At around 8:45 a.m., everything began. The contractions close together, the racing of the heart, the understanding that any minute from then, our lives would change forever. And at 9:48 a.m., they did. Our girl, our daughter, was here. She screamed her way into this world, and I was the first person, other than the L&D doctor, to see her. While I never got to experience the miracle of giving birth, I got to experience the miracle of seeing our daughter being born. I couldn’t breathe. I just sobbed, uncontrollably. It was the happiest I had ever, and will ever, be.

While “C” had asked that I be in the delivery room alone while Chris waited outside, she quickly changed her mind after the baby was born and asked me to bring him in to help “D” cut the umbilical cord. It was a moment Chris will never forget.

IMG_2077

The next 30 minutes were a blur. “C” was adamant that I be the one to experience all the firsts – the first snuggle, first diaper, first bottle. It was the greatest gift she could have given me, other than the baby herself. She knew it already, but I whispered, “Baby girl, I’m your mama.” And I was. She was mine. I was hers.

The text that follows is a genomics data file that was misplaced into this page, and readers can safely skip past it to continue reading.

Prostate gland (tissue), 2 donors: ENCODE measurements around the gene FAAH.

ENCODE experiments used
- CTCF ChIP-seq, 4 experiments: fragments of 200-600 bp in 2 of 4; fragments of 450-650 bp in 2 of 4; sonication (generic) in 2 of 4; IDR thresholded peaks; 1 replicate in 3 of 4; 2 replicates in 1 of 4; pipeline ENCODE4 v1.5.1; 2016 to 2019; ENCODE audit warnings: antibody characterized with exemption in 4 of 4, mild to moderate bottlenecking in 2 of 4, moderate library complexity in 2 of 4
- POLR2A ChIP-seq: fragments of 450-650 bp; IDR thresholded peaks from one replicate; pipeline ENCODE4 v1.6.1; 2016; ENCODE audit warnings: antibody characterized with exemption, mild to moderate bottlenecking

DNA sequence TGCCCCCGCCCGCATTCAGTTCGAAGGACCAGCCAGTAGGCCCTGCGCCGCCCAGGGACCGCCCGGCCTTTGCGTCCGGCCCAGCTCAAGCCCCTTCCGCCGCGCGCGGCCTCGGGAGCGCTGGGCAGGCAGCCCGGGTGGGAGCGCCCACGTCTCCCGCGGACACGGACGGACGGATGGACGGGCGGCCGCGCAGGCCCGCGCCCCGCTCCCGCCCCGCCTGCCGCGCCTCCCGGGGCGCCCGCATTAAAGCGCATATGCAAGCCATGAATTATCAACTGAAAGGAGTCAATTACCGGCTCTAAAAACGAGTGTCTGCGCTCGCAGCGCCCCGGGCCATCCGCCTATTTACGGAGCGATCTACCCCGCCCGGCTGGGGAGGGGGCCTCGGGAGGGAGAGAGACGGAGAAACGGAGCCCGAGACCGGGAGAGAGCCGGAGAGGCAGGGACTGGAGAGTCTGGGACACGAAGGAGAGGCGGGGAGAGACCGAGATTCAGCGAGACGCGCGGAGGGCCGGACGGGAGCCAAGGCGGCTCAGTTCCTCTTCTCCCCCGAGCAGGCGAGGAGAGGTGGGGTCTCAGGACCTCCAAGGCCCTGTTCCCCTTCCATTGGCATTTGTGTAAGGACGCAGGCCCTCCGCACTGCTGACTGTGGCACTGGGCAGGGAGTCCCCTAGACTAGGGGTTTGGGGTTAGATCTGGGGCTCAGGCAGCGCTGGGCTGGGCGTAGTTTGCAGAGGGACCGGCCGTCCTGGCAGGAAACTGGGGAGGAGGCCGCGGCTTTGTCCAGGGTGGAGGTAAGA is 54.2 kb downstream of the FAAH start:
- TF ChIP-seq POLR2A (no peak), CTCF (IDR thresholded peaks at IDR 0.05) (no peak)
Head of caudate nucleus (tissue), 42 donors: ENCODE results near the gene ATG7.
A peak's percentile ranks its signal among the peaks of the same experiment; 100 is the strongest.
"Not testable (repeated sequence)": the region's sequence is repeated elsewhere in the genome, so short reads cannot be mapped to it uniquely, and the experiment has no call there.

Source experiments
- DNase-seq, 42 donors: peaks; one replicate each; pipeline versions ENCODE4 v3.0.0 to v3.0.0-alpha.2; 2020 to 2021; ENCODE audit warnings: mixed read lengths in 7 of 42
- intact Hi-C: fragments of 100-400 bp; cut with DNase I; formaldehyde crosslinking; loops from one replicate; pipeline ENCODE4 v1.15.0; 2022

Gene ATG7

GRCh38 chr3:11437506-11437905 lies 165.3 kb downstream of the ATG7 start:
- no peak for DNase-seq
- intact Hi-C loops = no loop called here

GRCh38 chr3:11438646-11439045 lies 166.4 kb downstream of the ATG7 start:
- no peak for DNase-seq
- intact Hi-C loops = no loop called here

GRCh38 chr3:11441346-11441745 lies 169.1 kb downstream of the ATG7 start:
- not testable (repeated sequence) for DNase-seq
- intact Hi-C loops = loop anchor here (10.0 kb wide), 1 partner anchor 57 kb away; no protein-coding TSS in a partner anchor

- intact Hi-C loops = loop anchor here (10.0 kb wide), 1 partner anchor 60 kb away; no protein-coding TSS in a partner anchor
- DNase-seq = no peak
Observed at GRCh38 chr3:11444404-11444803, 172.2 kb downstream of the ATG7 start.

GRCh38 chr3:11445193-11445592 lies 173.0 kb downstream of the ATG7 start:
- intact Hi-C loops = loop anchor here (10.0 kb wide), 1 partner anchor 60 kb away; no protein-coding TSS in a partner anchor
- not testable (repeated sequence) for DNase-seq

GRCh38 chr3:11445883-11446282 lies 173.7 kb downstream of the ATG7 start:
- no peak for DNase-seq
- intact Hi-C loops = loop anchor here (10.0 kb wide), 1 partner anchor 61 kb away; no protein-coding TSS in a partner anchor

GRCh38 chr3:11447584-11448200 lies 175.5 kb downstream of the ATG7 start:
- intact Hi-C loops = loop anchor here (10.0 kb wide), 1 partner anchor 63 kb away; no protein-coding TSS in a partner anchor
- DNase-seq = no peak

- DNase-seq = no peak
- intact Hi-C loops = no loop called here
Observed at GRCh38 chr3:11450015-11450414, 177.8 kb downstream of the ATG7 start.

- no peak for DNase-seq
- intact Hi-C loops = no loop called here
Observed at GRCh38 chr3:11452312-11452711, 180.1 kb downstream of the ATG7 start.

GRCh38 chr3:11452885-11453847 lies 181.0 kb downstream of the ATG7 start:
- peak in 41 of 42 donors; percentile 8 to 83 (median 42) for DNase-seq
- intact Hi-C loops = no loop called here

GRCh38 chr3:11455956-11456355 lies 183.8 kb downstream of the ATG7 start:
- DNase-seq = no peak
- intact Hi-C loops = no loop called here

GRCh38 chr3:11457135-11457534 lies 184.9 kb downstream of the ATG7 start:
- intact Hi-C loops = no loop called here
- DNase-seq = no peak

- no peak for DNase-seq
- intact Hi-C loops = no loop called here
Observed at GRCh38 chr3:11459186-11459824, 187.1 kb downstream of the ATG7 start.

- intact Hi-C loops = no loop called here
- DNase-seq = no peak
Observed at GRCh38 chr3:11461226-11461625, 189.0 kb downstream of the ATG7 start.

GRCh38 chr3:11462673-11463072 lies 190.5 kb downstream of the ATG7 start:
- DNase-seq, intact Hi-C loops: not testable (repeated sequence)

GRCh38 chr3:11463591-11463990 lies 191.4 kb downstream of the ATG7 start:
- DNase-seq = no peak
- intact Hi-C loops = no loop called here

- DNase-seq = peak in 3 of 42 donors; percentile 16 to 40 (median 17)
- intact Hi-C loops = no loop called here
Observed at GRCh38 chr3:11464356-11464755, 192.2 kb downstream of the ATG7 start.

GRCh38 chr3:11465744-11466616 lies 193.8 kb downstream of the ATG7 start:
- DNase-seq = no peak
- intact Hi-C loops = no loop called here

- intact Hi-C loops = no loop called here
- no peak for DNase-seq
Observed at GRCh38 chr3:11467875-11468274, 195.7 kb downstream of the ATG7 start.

And she knew.

The story I can’t share is the horror that was the next 48 hours as we waited for the birth parents to sign the paperwork for temporary custody. “C” had not anticipated growing attached, especially as she had me next to her every step of the way, but as the drugs wore off and the hormones kicked in, everything changed. While a few people closest to us know the full story of what happened those two days, today – the day we finalize her adoption – it seems to matter no longer. She’s ours. She always was.